The Reading Room

Reflecting on Banned Books: Hume’s Enquiry Concerning Human Understanding

Britain, 1761. All of David Hume’s works are banned by the Index Librorum Prohibitorum, including his 1748 Enquiry Concerning Human Understanding. What was so horrible about the work of this Scottish philosopher that would make the authorities scared of people reading it?  
Of course, there need not be anything actually bad for a book to get banned.  It’s usually sufficient that it contain ideas which someone finds threatening. And in 18th-Century Britain, there was no shortage of dangerous ideas. Some of these ideas entered the arena of Things Respectable People Might Debate, such as Smith’s arguments against mercantilism. Although a threat to particular commercial interests, legislators found that they could benefit from these new ideas, and so they allowed to be discussed. But Hume had ideas that were – or at least were perceived as being – dangerous to the entirety of society.
Hume’s Enquiry is a treatment of metaphysical and epistemological theories, part of the grand conversation of 17th- and 18th-century philosophy, from Descartes and Spinoza and Leibniz in Continental Europe to Hume’s fellow British thinkers John Locke and George Berkeley. The continental thinkers came to be known as “the rationalists” while the British thinkers came to be known as “the empiricists.” For the rationalists, all knowledge comes from the mind, not from sense perception. The British tradition challenged that notion, and argued that knowledge begins in sense perception. Locke had argued, contrary to Descartes, that the mind contains no innate ideas and could be thought of as a “blank slate.” Hume took Lockean empiricism to its ultimate conclusion, and, odd as it sounds to the 21st century reader, this rendered conclusions which were seen as threats to the social order.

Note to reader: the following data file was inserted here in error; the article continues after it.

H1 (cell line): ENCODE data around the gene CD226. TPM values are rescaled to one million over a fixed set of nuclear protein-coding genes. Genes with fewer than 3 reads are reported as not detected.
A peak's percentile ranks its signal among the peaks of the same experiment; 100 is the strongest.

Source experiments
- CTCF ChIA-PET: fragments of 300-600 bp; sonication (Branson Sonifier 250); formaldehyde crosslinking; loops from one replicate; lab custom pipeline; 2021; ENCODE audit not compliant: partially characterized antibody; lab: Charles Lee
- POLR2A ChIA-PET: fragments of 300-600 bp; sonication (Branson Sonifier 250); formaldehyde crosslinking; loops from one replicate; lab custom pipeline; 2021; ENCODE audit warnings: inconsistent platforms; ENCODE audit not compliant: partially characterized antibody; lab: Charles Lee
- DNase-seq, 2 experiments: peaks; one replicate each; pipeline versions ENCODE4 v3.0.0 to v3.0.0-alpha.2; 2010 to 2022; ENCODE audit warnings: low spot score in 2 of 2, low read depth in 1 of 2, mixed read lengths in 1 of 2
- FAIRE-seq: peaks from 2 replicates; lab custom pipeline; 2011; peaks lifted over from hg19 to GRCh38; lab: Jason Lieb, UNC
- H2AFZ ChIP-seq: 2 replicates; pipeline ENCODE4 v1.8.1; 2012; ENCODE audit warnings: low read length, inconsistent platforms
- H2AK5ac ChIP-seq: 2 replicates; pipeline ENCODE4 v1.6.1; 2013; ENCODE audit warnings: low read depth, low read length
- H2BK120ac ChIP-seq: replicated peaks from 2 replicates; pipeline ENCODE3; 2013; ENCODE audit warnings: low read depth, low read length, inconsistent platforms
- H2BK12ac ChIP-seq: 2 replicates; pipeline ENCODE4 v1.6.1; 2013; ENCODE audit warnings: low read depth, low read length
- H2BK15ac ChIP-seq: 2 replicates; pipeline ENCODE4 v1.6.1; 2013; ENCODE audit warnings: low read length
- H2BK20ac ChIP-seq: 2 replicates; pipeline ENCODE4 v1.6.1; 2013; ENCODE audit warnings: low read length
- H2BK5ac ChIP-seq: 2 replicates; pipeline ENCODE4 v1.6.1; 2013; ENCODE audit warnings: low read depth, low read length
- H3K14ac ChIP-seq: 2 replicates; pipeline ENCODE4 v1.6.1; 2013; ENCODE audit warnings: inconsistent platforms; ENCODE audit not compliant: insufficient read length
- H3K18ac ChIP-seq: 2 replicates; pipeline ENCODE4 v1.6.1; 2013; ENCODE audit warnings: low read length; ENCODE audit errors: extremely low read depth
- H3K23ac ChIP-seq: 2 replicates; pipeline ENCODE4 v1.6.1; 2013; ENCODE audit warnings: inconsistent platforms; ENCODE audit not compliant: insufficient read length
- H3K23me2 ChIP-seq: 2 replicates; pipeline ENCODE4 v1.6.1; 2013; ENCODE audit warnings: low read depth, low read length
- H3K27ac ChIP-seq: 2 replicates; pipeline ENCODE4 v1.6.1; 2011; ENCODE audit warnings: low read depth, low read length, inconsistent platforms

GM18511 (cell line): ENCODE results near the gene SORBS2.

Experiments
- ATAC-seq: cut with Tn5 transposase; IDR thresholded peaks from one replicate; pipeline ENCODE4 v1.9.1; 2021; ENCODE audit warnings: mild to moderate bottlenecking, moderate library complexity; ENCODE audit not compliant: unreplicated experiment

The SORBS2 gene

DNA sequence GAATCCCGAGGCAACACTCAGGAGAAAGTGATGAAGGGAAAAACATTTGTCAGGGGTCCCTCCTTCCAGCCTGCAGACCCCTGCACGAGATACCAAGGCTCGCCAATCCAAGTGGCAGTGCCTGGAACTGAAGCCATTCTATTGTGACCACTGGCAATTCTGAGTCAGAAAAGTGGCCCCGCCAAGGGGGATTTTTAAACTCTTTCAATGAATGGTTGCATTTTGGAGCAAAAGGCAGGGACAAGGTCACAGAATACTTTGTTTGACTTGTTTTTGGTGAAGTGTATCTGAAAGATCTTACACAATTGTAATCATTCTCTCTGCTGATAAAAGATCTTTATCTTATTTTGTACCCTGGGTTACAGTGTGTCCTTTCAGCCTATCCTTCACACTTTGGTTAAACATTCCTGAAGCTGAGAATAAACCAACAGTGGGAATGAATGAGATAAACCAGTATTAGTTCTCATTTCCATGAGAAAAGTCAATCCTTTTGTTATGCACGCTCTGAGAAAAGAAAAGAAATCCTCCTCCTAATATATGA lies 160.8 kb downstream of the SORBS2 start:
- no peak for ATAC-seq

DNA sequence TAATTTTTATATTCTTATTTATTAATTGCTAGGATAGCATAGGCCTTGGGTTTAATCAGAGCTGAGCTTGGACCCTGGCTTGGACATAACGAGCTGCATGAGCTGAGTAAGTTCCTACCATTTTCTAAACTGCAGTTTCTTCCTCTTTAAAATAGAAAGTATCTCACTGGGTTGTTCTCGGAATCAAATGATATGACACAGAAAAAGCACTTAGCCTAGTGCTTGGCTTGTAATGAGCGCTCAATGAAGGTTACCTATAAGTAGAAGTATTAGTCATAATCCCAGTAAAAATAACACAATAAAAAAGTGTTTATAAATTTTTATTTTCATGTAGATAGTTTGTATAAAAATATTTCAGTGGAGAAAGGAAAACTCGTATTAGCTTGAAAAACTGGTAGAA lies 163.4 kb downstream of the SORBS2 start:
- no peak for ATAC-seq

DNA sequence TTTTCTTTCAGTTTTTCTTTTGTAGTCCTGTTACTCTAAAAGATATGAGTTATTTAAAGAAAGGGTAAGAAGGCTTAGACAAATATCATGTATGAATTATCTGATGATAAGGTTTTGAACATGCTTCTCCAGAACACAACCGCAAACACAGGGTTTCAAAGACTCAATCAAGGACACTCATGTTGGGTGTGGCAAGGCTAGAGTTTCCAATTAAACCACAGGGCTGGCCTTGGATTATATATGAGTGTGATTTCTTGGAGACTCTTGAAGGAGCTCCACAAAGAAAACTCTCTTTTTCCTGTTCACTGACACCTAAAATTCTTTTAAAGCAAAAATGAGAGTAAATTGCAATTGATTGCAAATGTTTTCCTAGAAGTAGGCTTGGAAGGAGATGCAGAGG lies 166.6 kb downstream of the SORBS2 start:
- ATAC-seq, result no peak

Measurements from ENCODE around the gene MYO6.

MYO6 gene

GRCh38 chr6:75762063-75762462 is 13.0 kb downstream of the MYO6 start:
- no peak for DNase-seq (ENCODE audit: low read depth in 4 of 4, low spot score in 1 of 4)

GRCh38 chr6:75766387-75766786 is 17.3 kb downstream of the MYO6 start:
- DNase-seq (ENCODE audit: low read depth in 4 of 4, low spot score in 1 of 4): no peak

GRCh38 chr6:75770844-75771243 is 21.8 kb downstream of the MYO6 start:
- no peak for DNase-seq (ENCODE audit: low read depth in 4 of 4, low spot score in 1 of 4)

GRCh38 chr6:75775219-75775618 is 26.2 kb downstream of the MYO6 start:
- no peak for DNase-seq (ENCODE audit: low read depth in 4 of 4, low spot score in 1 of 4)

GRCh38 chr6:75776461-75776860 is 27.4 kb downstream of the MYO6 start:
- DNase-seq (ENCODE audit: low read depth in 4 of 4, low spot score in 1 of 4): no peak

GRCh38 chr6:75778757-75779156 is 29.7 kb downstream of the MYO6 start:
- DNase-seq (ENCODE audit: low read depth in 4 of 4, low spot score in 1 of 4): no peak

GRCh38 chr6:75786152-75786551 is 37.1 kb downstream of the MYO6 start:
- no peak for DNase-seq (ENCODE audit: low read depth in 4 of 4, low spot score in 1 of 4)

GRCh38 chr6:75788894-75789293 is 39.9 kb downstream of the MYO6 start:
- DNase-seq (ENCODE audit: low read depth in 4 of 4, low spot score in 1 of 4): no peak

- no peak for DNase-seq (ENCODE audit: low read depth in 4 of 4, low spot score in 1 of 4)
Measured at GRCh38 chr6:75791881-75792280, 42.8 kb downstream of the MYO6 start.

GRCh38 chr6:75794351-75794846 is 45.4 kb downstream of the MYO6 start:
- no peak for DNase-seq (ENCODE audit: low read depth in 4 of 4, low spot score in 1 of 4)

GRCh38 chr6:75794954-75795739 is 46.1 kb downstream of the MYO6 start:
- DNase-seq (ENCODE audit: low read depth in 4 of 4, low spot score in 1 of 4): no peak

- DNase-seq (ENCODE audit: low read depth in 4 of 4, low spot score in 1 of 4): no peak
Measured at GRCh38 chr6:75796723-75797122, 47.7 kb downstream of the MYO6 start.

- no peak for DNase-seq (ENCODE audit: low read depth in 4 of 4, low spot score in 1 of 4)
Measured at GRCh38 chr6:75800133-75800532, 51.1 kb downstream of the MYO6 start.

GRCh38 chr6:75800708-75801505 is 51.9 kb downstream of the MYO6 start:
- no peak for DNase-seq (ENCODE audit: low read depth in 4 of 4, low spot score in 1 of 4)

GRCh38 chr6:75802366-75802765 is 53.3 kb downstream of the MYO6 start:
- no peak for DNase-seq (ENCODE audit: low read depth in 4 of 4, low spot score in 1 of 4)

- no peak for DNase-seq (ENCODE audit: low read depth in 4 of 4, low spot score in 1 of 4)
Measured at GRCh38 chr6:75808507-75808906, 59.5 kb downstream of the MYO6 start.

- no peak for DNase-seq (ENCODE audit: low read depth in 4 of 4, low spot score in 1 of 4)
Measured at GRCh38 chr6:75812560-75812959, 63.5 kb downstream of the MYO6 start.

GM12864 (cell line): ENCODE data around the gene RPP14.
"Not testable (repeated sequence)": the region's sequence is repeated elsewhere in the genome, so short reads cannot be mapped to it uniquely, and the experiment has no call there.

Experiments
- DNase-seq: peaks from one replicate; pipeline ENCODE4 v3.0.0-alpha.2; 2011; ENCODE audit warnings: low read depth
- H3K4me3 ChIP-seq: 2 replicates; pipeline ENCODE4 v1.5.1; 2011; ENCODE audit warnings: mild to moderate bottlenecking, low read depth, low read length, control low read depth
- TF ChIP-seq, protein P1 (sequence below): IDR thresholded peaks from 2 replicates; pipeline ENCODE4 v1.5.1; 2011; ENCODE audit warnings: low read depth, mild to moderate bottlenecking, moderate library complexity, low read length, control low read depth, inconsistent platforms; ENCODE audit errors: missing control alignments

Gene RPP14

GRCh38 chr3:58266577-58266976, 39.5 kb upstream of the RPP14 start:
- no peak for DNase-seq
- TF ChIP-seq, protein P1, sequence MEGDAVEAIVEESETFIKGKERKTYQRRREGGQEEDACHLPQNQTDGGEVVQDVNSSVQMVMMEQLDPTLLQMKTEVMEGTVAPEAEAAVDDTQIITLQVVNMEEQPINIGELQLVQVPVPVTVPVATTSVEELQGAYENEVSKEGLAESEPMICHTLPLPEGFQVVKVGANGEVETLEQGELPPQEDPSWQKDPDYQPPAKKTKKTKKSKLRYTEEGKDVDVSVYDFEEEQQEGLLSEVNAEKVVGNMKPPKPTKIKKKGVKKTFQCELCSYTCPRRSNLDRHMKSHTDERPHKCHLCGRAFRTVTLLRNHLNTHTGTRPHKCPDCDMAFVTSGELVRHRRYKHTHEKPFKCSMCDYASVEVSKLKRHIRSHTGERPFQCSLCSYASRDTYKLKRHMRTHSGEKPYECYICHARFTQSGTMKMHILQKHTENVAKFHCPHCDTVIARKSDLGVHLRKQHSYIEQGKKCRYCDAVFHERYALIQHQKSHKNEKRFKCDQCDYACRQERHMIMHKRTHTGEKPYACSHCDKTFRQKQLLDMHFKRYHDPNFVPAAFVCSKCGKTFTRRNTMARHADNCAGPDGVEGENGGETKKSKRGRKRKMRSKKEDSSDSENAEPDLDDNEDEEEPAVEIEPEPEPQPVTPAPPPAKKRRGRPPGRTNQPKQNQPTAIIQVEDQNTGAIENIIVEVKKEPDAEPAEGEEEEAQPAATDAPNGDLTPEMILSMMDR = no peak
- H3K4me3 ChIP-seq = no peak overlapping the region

According to Hume, the contents of our minds include “ideas” and “impressions,” the latter being more fundamental.  Impressions are the sensory inputs we receive, and the basis of ideas we develop. He argued that there can be no idea without an impression – more precisely, that there can no coherent idea without it being based on an impression. We can imagine things that do not exist because we can imagine their component parts. For example, no one has ever seen a blue polar bear, but we can form an idea about blue polar bears because we have impressions of polar bears and of blue things.  But how is this anodyne epistemology exercise going to turn out to be so dangerous?
Hume’s theory of idea-formation means that a lot of things we’ve been taught to talk about are things we really don’t have any impressions of, for example causation. Hume’s empiricism casts doubt on our understanding of scientific method by obliging us to be more conservative about causal relations. He argues that we ascribe causality mainly because we perceive a regularity between alleged causes and their effect, but we never perceive the necessary connection that would make a true cause as opposed to regularly-occurring coincidence.
Even more threatening to the social order was that Hume’s theory of knowledge also implied that we have no impressions of souls, or of God, which means we don’t really have ideas about these things. We talk about them but don’t really know what we’re talking about. Hume was in fact an atheist, but while that alone might be excused as merely bad taste, having a rigorous philosophical account of why all talk of divinity is meaningless can only be seen as a threat to the social order.  
This passage, the last lines of the Enquiry, shows the forcefulness of Hume’s argument: “When we run over libraries, persuaded of these principles, what havoc must we make? If we take in our hand any volume; of divinity or school metaphysics, for instance; let us ask, Does it contain any abstract reasoning concerning quantity or number? No. Does it contain any experimental reasoning concerning matter of fact and existence? No. Commit it then to the flames: for it can contain nothing but sophistry and illusion.” Talk of immortal souls and divine beings looks like the sort of thing his framework categorizes as sophistry and illusion.  He explicitly rejects testimony about miracles. That’s what gets Hume on the banned book list. Of course, we can ask the proprietors of the Index Librorum Prohibitorum the same question about Hume as about anything else: why not let us read it? If it is full of error, we will discover it, or you can point it out. Let the arguments occur and the truth will prevail. We’ve moved away somewhat from banned book lists in the days since Hume, but, sadly, not far enough.